Closing Coffee Production Loops With Waste To Ethanol In Matagalpa, Nicaragua

ASU Author/Contributor (non-ASU co-authors, if there are any, appear on document)
Kristan Cockerill Ph.D., Associate Professor (Creator)
Appalachian State University (ASU )
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Abstract: Wet milling of coffee cherries is an effective process resulting in a high quality, high value product; however, it requires large volumes of fresh water and produces wastewater and pulp byproducts that pose environmental threats if unmitigated. A promising sucrose source is the fermentation sweet water (agua miel in Spanish) that showed an average Brix value of 12 from our sample area. These sugars can be directly fermented with conventional yeast strains, Saccharomyces cerevisiae and Zymomonas mobilis for conversion to ethyl alcohol. These sugars are the primary agent for eutrophication of adjacent water sources. Sweet water effluent samples from our study area in Nicaragua showed a pH of 4.64, ammonia nitrogen at > 10 mg/L, phosphates of 150 mg/L, dissolved oxygen of 0.01 mg/L and BOD > 200 ppm. Upon release into surface water sources, this concentrated effluent impacts aquatic life and creates ideal conditions for bacterial growth. Often, it leaches into the shallow groundwater sources, thus polluting drinking water for local communities. Health effects from consuming contaminated drinking water include skin irritation, stomach problems, nausea, and breathing problems. Surveys conducted in the study area showed a community with limited access to electricity and potable water whose greatest needs include health, education, and cooking fuels. The community was aware of negative environmental effects from wet-milling during the coffee harvest season. The objective of this study is to identify mitigation scenarios that utilize sweet water as a carbohydrate resource for conversion to bioethanol. Size of the byproduct resource base, economics of conversion, and technical and social feasibility for rural coffee producing communities are discussed. The study area for this research is an organic coffee farm (Finca Esperanza Verde, FEV) and surrounding communities in Matagalpa State in the central highlands of Nicaragua.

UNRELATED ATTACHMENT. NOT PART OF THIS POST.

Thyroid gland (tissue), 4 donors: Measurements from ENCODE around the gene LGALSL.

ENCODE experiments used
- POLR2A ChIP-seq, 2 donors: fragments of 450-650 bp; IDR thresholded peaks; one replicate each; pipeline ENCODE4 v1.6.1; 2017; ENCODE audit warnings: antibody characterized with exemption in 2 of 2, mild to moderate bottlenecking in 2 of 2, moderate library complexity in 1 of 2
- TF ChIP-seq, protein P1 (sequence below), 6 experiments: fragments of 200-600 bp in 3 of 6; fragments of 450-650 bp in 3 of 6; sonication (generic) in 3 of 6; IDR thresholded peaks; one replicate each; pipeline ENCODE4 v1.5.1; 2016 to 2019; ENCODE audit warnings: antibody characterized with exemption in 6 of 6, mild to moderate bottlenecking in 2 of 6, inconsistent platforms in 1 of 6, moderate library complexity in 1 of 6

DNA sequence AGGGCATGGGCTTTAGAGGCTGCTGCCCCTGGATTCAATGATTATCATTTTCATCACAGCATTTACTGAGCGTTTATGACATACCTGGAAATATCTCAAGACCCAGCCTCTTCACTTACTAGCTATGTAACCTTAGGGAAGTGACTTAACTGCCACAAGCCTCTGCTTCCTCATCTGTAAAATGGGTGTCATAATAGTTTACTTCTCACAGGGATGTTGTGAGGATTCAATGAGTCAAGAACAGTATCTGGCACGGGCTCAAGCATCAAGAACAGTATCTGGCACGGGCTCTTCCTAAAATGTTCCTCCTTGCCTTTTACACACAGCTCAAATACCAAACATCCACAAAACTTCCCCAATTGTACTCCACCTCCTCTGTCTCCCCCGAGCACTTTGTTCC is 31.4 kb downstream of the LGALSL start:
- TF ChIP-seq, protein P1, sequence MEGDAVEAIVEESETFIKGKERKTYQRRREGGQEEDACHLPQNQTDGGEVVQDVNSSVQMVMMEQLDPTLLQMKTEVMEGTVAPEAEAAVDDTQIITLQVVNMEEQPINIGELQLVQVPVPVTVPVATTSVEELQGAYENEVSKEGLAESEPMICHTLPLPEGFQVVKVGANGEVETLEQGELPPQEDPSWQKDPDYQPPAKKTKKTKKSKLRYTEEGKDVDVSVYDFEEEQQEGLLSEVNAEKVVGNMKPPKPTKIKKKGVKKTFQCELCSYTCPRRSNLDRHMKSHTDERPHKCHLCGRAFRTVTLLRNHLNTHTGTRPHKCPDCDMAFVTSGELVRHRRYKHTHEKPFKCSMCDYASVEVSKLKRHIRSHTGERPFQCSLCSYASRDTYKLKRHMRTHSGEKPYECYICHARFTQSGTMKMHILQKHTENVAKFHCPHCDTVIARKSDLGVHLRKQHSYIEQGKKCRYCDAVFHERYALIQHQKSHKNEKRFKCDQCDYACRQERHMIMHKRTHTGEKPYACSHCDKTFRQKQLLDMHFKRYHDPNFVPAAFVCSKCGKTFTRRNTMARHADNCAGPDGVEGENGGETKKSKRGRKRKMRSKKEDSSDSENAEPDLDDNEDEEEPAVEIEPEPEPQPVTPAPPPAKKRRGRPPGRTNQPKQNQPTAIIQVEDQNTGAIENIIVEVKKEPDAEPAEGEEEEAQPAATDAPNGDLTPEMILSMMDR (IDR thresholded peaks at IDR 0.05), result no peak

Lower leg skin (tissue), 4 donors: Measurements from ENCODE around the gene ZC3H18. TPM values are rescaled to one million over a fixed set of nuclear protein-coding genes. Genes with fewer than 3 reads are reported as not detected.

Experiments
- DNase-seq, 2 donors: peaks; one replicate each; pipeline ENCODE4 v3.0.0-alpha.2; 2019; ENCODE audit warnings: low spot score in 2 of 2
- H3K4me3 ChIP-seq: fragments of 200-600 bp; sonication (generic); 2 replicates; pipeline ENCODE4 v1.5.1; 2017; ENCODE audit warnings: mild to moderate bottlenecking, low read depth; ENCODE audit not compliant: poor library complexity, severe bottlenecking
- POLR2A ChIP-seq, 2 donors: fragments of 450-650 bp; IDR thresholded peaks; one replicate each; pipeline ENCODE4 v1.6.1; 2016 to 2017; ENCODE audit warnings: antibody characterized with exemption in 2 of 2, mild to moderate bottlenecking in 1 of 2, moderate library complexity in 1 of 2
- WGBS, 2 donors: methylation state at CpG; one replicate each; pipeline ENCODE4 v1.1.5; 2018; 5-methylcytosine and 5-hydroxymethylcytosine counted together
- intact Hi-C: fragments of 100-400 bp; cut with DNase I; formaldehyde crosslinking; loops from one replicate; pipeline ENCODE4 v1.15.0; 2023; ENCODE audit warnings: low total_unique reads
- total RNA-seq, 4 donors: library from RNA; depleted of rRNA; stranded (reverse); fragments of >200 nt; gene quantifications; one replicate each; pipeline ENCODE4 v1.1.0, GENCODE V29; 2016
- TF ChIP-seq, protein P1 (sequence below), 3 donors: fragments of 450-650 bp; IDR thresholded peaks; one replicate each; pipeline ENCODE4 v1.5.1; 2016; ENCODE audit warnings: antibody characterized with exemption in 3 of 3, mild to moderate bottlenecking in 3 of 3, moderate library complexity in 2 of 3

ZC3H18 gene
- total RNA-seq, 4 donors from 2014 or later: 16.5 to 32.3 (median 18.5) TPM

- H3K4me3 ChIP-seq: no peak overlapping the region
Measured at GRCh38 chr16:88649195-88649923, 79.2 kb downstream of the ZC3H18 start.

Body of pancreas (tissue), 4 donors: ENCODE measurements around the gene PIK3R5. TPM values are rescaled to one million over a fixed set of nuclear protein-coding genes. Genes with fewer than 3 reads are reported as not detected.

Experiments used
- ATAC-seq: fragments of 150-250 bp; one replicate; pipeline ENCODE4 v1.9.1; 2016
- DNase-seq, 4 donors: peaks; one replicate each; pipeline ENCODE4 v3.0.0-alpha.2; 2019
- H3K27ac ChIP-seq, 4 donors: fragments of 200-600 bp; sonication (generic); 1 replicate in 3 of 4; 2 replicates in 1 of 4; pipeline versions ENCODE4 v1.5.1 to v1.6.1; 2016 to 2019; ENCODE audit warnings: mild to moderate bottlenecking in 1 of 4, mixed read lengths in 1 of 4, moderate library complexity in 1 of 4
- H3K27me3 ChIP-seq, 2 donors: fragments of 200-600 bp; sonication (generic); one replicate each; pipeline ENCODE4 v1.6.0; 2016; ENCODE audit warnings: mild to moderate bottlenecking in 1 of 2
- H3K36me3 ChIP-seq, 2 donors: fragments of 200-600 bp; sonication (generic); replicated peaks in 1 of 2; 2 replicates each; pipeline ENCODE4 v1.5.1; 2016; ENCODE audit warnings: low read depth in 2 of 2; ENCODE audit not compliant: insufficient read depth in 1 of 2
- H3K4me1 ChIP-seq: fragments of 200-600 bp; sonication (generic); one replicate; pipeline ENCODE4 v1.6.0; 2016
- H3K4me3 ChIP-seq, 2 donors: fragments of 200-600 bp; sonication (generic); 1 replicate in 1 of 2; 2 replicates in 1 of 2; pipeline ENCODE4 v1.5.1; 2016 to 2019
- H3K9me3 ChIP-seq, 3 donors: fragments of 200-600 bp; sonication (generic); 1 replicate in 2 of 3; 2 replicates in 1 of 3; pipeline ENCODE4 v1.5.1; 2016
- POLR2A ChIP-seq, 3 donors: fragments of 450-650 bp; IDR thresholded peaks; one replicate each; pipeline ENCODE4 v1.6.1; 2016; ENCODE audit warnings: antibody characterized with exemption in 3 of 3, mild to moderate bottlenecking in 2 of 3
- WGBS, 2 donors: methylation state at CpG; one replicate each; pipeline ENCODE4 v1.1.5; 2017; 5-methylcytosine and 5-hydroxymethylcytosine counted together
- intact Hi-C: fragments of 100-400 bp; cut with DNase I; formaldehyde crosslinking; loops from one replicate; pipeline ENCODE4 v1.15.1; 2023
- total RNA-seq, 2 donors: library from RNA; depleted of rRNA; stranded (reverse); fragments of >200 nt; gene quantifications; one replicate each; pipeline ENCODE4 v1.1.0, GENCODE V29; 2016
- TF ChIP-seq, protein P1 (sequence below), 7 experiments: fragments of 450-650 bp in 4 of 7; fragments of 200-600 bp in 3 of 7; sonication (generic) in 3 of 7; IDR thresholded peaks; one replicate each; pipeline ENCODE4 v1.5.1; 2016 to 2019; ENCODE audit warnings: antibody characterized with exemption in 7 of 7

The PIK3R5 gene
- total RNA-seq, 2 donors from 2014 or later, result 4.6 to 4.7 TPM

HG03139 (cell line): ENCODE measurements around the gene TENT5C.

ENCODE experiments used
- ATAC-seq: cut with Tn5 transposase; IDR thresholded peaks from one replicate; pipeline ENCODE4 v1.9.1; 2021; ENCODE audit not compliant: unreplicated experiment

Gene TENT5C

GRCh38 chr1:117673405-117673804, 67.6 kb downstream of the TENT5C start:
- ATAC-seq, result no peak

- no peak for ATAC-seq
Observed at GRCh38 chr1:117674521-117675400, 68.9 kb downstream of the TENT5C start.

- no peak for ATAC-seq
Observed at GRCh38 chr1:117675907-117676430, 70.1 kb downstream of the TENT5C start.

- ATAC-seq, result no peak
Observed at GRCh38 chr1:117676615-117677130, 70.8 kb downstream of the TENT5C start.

Additional Information

Ferrell, J. and K. Cockerill (2012). "Closing coffee production loops with waste to ethanol in Matagalpa, Nicaragua." Energy for Sustainable Development 16(1): 44-50. Publisher version of record available at:!
Language: English
Date: 2012
Coffee, Sweet water, Wet-milling, Ethanol, Biofuels, Nicaragua

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